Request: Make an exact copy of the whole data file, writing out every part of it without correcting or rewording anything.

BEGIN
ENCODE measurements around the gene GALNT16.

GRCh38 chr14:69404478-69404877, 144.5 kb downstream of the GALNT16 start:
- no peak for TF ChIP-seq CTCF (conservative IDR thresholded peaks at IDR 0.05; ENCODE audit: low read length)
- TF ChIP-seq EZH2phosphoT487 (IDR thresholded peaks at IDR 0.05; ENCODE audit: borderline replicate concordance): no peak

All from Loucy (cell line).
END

ENCODE measurements around the gene GALNT16.

GRCh38 chr14:69404478-69404877, 144.5 kb downstream of the GALNT16 start:
- no peak for TF ChIP-seq CTCF (conservative IDR thresholded peaks at IDR 0.05; ENCODE audit: low read length)
- TF ChIP-seq EZH2phosphoT487 (IDR thresholded peaks at IDR 0.05; ENCODE audit: borderline replicate concordance): no peak

All from Loucy (cell line).